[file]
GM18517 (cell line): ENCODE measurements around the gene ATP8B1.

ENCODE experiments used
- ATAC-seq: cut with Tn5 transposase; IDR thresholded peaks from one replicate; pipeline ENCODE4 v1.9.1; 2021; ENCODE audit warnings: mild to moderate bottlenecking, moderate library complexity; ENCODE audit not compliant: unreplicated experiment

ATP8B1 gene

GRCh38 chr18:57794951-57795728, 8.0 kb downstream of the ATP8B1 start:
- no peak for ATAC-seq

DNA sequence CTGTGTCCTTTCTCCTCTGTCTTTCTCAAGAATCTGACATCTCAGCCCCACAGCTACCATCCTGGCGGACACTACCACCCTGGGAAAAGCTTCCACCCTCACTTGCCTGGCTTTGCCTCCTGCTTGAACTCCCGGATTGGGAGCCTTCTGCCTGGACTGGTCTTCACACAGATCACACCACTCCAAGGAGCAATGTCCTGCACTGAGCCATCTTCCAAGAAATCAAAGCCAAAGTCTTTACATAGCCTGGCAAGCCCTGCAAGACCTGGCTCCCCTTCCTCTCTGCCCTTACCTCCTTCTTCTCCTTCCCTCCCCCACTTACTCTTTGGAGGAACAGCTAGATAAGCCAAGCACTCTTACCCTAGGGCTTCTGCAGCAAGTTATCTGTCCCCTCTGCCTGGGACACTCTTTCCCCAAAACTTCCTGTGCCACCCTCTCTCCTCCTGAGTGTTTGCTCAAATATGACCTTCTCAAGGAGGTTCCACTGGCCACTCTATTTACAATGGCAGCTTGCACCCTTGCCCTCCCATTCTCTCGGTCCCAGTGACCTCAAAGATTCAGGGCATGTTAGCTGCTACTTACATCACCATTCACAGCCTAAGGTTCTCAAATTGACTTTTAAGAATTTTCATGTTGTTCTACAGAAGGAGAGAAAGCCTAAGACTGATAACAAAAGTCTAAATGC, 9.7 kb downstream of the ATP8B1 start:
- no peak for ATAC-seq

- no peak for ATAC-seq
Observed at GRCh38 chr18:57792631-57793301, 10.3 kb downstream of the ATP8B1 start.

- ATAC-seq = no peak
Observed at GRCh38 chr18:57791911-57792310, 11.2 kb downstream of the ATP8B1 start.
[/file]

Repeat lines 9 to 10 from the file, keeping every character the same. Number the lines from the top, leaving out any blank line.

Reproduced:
- no peak for ATAC-seq
Observed at GRCh38 chr18:57792631-57793301, 10.3 kb downstream of the ATP8B1 start.